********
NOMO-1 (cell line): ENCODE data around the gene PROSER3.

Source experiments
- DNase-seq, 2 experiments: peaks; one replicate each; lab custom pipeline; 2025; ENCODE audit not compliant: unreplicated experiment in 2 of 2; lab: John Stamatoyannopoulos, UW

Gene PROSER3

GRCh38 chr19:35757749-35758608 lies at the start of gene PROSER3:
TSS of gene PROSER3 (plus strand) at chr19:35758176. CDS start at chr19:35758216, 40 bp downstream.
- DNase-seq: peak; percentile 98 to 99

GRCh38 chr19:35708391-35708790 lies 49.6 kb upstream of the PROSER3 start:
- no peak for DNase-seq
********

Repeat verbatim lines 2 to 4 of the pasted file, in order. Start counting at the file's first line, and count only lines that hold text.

Source experiments
- DNase-seq, 2 experiments: peaks; one replicate each; lab custom pipeline; 2025; ENCODE audit not compliant: unreplicated experiment in 2 of 2; lab: John Stamatoyannopoulos, UW

Gene PROSER3